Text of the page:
Washington is crushing Tampa Bay. In the more interesting game, J'ville and New England go at it later. I expect J'ville will play well, keep it close, and lose on a last-minute Vinateri field goal.
Friday, January 06, 2006
Puh-leaze. Pat of Andy Van Slyke found The Onion commenting on the Pirates' recent acquisitions. Ha ha, very funny.
Pat also has a series of posts on the "evil genius" of David Littlefield here. This is a familiar argument; we've heard it before.
It doesn't mesh with my generous yet low opinion of human nature, however. I can't be persuaded that the GM and the owners don't want to win. I can be persuaded that they don't know how to win, but the argument that they are just milking the club for millions and laughing their asses off from some yacht in Florida, that doesn't jibe with my understanding of baseball people. Feel free to disagree; it's a free country.
And as for the argument that they are playing like the first half of 2006 is all that matters, to that I say Amen. Of course the first half of the season is all that matters. Any team that's out of contention at the All-Star break only plays mainly meaningless exhibition games the rest of the way. What fan wants to pay to see that?
I don't know how to do the math to support this, but this is why, for example, I don't put much stock in Freddy Sanchez's hot September. It was September, and the Pirates were cruising to 60-some wins. Nice homestand against Eric Milton, Luke Hudson, Matt Belisle, and the rest of the fifth-place Reds. He stunk at the plate the rest of the year. Sure, more recent performance should weigh heavier in projections of future performance. At the same time, however, there's no denying that there are varying levels of play. As much as the teams advertise that they play hard all year long, no matter what, common sense and personal experience prove that's bluster.
This is also why I was so pissed at Lloyd McClendon for not managing the 2004 opening series like it was a playoff series. And at Craig Wilson for his miserable April.
As the Pirates fall out of contention, I can not help thinking that it gets easier for most of them, as individuals, to produce good-looking statistics--if they have the will to do this in an atmosphere of loss and resignation. If it's easier for players on winning teams to stay motivated, they certainly do not face the same quality of opponent as teams renowned for incompetence. The Cardinals, who went 12-4 against the Pirates last year, will come to town and not play Jim Edmonds, saving him for their next series, against the Cubs or the Astros. When the Pirates go to New York and Boston, those teams don't juggle their rotations so that their aces pitch more often than their fifth starters. The statistics generated by all players do not have the same predictive value. Everything could be adjusted or translated for winning percentage. If Roy Oswalt mows down a Spring Training lineup in late September, that's not the same indicator of greatness as Roy Oswalt mowing down a 98-win lineup in October.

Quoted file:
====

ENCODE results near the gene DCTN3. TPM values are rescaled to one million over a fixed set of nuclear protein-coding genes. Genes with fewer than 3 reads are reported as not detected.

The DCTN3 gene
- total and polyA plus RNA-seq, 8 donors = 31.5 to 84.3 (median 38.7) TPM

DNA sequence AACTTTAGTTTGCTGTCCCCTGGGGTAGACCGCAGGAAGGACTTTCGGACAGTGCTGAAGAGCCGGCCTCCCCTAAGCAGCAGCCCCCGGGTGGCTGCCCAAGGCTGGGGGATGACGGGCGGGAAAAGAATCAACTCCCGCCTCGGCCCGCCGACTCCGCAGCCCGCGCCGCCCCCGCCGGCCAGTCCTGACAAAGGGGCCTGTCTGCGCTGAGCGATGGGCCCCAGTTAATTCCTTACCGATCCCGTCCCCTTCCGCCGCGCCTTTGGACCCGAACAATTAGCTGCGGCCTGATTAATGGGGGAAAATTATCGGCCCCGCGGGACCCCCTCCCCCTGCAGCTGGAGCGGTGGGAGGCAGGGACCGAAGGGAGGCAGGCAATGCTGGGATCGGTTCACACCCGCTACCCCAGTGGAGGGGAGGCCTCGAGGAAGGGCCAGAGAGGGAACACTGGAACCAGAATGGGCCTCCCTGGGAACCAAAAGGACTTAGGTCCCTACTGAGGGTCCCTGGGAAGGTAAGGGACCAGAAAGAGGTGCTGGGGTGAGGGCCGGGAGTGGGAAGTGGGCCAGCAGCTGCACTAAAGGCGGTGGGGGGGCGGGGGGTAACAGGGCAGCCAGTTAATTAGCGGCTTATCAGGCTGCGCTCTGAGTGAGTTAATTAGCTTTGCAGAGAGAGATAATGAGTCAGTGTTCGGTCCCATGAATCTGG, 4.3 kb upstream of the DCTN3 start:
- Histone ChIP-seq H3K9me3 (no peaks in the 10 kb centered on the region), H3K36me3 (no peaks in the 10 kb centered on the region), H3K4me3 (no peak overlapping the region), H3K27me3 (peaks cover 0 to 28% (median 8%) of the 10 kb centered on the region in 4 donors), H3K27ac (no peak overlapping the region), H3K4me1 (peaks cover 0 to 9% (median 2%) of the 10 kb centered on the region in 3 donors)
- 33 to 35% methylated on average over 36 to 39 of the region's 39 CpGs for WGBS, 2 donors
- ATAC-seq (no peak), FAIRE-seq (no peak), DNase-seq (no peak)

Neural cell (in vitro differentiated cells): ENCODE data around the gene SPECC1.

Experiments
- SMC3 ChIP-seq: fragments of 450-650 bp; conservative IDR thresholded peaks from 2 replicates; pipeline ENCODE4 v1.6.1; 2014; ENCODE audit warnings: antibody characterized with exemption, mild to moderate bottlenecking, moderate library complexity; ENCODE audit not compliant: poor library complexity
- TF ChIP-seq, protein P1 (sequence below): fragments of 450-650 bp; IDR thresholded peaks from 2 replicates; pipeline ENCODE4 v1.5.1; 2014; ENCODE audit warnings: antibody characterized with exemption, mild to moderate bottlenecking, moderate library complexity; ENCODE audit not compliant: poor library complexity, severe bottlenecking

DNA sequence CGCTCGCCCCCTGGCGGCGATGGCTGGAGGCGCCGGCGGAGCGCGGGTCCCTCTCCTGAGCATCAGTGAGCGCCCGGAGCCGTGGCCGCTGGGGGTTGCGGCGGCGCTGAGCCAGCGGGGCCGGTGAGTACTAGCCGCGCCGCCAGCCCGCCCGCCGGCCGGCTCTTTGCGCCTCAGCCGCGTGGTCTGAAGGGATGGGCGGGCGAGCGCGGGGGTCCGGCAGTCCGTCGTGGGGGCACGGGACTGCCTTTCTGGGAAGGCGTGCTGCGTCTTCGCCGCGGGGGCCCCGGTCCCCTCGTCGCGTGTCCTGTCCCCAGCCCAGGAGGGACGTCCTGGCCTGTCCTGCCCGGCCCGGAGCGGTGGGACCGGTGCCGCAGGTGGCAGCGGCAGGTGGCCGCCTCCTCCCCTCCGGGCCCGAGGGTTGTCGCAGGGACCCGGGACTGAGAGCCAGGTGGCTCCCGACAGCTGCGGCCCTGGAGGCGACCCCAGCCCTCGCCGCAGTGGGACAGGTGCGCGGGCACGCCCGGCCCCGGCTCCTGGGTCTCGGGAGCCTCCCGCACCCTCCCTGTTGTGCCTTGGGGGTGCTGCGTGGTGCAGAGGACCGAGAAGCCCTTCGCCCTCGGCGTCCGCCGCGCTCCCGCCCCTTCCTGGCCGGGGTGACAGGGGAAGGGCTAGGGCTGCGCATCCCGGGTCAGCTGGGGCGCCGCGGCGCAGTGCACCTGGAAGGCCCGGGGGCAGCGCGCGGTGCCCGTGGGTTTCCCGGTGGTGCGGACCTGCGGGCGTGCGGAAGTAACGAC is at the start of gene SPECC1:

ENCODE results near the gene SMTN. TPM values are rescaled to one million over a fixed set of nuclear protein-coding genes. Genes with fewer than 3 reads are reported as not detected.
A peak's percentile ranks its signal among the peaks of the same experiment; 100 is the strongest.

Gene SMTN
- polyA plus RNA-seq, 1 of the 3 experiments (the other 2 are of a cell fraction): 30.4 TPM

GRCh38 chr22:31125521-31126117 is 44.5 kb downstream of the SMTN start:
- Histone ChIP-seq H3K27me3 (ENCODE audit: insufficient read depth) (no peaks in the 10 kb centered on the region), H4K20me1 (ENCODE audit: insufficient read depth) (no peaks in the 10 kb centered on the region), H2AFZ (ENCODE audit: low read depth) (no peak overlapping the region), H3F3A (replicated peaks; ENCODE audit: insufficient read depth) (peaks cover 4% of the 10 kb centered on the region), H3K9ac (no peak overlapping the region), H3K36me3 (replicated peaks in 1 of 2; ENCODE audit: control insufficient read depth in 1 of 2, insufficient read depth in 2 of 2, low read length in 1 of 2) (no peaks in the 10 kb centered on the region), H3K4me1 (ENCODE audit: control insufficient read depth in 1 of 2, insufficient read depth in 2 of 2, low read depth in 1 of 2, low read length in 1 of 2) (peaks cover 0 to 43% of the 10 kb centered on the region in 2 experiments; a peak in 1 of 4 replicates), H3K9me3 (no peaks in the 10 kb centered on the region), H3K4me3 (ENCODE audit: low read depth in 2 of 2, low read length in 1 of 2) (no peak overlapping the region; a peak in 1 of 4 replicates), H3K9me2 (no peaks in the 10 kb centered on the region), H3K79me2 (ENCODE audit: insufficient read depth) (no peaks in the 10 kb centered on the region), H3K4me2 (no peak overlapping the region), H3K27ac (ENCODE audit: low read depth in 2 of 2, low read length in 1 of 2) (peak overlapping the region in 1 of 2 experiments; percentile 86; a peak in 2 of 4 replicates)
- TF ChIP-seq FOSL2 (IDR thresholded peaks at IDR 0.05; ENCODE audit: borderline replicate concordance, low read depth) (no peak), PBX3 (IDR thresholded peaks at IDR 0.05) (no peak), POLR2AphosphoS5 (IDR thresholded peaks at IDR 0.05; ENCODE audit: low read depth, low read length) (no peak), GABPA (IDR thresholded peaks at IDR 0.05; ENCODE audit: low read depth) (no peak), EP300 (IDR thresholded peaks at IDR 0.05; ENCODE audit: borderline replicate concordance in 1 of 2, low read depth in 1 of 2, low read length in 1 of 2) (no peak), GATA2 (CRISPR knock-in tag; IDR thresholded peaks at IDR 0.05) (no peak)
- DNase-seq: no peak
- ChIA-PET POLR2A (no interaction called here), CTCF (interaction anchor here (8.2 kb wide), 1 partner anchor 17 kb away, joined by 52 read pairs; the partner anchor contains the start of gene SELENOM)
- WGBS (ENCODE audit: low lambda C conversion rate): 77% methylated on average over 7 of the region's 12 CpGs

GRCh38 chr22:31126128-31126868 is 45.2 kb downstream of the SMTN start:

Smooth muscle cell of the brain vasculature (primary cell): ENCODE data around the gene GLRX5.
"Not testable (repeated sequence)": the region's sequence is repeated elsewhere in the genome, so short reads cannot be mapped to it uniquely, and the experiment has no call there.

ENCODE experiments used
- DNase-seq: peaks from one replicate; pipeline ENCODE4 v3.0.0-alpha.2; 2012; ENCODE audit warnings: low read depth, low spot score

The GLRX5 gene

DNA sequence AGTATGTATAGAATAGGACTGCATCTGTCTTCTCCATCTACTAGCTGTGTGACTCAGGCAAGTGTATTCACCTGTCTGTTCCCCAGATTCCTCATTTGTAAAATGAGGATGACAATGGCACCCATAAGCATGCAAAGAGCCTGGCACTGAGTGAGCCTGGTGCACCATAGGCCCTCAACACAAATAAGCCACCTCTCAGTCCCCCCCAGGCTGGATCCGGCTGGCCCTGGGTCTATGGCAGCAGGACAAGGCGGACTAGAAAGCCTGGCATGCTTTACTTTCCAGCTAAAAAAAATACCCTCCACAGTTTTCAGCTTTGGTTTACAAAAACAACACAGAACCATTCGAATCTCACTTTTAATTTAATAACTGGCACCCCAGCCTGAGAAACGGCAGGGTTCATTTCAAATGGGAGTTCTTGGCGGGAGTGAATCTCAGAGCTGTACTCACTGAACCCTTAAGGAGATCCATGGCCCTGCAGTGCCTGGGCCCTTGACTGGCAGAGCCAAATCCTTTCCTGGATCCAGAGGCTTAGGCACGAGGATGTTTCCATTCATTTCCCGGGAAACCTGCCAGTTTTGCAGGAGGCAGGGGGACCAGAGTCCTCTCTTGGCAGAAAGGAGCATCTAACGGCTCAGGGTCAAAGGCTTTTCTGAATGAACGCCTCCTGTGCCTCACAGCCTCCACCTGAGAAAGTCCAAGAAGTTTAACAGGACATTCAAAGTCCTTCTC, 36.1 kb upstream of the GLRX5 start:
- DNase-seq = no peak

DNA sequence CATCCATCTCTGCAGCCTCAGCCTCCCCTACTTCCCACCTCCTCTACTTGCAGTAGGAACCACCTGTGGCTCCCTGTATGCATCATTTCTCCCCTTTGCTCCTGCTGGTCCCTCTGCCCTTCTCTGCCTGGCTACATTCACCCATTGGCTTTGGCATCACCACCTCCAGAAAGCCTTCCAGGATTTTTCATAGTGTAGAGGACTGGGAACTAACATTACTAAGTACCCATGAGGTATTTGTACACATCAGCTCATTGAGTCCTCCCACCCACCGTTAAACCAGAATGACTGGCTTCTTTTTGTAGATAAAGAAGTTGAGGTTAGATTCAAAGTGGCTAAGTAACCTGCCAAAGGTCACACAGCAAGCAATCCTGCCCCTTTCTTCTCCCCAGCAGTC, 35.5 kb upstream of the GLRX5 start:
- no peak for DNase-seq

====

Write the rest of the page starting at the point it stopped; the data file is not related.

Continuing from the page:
April is October for this club. So hell yeah, manage the team like the first half is all that counts. I'd go farther and manage the team like April is all that counts. Don't give us the "it's a long season" bullshit like McClendon did in response to our anger last April.
The only argument against playing to win now is that the Pirates might win more later if they deliberately lose now. And this, I've come to think, this "losing to win" strategy, is just bullshit. Nine out of ten "rebuilding" programs fail.
The team - all teams - should play to win every year. If the season devolves into several months of largely meaningless exhibitions, then we can talk about regarding the season as so many auditions and learning experiences - if anyone is around to listen.
Thursday, January 05, 2006
The economy must be pretty hard down there:
A Pittsburgh ticket broker told the Cincinnati Enquirer yesterday he's getting many calls from Bengals fans trying to sell their tickets.
"If the game was in Pittsburgh, you couldn't pry a ticket out of a fan's hands," broker Robert Mancuso said. "In Cincinnati, if you put $100 in front of them, they'll take it."
Joe Rutter reports here. So, who wants it more?
Ryan has stuff to say.
I don't take regular-season wins for granted. I like his record very much. Playoff losses suck because they gnaw at you the entire offseason. Still, there's only one team each year that ends the season with a win. I don't want to lose Cowher.
Dejan Kovacevic reports.
"That's crazy that they came after me two years in a row," [Burnitz] said.
It gets better:
He explained he chose the Pirates because they play 12 games in or near southern California compared to Baltimore's three.
I'd say that too, if my wife was on the couch next to me. I'd lay it on thicker.
And finally, some sense from Littlefield: